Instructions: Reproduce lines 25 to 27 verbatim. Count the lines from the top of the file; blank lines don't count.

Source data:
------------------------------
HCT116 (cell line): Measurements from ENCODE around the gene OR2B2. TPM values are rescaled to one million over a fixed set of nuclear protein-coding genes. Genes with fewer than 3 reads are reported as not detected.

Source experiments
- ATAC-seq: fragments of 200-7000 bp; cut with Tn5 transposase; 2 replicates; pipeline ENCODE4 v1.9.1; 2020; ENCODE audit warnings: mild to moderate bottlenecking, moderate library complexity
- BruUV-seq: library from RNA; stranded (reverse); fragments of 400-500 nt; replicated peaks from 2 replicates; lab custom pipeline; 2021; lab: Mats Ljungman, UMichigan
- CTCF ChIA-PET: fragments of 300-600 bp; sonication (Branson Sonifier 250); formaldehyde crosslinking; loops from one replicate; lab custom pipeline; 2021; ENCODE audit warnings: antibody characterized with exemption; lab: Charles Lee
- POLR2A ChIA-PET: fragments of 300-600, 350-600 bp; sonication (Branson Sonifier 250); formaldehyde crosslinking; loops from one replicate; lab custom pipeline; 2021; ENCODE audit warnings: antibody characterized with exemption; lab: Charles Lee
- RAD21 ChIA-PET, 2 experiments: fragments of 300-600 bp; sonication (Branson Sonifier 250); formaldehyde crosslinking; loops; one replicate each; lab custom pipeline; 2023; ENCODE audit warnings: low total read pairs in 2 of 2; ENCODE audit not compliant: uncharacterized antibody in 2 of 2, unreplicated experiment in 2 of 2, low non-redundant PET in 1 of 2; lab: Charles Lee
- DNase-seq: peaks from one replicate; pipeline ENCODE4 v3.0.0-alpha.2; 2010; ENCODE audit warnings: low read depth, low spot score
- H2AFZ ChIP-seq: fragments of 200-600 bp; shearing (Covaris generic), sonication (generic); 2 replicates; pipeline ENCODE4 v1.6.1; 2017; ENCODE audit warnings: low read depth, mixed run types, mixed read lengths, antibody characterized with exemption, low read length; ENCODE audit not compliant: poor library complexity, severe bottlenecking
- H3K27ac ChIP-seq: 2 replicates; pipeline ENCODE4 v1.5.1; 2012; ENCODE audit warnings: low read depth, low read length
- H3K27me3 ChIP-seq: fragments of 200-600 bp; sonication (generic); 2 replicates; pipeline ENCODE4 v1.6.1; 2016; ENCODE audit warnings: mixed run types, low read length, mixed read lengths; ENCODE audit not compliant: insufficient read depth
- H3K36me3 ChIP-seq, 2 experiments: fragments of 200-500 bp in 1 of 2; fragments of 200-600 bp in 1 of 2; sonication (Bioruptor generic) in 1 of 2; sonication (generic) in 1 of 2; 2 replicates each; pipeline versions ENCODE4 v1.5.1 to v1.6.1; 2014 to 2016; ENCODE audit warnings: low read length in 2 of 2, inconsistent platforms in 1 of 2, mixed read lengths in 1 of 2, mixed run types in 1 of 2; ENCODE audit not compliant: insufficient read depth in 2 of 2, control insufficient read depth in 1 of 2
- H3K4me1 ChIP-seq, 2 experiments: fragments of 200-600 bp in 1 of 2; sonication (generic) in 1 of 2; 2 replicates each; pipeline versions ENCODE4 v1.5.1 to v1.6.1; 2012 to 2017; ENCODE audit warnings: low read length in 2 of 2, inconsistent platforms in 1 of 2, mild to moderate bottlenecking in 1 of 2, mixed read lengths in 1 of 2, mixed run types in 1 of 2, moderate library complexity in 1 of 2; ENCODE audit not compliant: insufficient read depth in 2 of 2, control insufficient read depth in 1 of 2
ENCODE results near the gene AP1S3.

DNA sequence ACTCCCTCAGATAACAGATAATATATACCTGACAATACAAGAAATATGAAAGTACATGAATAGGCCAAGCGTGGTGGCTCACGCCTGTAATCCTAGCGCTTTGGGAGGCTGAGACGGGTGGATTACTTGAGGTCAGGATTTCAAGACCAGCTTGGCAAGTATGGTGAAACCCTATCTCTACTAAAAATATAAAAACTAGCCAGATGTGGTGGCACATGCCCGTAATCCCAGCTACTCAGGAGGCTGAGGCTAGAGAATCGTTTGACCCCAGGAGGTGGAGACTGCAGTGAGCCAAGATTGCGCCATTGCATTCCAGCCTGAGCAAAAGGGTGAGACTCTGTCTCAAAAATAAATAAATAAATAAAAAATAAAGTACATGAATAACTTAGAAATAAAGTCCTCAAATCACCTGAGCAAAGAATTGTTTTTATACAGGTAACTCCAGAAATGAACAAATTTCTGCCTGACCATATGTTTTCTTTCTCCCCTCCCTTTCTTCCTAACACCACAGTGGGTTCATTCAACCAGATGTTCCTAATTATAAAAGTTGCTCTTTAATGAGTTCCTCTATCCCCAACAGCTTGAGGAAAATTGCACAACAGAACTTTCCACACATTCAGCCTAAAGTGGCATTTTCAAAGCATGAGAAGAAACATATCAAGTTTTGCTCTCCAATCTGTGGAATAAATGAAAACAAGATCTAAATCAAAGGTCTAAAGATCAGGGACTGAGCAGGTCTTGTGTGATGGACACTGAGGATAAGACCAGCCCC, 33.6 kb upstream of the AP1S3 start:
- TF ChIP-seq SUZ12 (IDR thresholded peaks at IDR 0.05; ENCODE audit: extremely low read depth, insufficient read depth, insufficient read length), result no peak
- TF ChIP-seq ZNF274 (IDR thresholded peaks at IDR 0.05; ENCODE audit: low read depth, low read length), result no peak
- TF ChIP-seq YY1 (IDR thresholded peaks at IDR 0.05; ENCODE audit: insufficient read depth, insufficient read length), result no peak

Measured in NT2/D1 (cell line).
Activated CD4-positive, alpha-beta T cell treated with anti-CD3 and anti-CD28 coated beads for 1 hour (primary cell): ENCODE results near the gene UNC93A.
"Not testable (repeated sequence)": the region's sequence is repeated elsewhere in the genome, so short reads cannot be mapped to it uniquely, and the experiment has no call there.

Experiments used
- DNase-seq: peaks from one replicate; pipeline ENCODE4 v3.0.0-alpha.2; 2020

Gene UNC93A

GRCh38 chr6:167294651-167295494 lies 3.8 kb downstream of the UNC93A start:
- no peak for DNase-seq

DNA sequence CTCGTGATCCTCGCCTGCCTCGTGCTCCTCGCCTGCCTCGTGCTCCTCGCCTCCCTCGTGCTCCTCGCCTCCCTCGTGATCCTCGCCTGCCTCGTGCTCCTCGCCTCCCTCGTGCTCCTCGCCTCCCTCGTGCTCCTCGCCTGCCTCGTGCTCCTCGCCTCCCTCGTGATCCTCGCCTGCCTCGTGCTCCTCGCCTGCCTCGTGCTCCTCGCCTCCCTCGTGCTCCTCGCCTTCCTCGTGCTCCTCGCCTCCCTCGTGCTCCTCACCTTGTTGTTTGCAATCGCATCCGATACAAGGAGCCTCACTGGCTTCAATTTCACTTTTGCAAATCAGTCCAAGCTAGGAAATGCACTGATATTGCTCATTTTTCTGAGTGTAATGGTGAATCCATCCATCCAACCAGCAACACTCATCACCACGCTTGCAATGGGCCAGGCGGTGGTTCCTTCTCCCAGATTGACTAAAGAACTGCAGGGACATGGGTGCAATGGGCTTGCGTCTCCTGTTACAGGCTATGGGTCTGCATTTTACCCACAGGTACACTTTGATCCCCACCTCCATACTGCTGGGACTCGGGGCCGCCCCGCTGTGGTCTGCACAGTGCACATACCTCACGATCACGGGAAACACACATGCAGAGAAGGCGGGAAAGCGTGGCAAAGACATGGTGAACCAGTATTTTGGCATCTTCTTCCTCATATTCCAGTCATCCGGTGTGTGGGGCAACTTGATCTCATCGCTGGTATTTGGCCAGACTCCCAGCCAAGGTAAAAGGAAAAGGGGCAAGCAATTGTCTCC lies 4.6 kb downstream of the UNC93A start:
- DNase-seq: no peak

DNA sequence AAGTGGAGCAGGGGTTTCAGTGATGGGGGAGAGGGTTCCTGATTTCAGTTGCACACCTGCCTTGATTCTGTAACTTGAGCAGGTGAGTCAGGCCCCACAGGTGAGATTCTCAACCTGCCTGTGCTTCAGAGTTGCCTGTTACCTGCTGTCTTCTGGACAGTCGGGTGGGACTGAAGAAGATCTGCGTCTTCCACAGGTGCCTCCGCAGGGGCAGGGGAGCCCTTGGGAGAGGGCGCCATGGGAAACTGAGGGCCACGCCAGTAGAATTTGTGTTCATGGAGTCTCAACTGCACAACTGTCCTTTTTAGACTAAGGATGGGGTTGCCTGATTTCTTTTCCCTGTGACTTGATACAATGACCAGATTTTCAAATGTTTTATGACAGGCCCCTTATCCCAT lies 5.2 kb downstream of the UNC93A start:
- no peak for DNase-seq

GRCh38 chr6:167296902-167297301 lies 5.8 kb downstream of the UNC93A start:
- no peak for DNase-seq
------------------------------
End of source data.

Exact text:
GRCh38 chr6:167294651-167295494 lies 3.8 kb downstream of the UNC93A start:
- no peak for DNase-seq

DNA sequence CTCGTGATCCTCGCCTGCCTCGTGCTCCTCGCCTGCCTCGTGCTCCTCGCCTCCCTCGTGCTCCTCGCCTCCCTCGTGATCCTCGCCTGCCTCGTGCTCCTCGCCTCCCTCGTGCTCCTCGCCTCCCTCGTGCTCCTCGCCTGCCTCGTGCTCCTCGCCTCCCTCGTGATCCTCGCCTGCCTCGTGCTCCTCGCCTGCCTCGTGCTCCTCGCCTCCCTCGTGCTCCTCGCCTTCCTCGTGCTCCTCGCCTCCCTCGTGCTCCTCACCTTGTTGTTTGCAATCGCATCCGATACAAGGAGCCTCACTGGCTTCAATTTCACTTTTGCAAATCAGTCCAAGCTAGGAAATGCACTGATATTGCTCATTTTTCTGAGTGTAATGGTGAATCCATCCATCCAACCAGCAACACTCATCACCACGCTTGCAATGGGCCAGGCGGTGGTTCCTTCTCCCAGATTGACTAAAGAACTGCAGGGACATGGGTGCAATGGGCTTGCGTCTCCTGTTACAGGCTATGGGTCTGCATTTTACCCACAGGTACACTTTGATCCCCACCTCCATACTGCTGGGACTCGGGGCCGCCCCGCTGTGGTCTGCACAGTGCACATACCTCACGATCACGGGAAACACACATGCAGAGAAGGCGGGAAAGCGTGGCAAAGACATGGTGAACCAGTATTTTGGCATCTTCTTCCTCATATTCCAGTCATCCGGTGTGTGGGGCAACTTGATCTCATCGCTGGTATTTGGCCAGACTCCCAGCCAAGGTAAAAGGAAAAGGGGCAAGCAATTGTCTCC lies 4.6 kb downstream of the UNC93A start: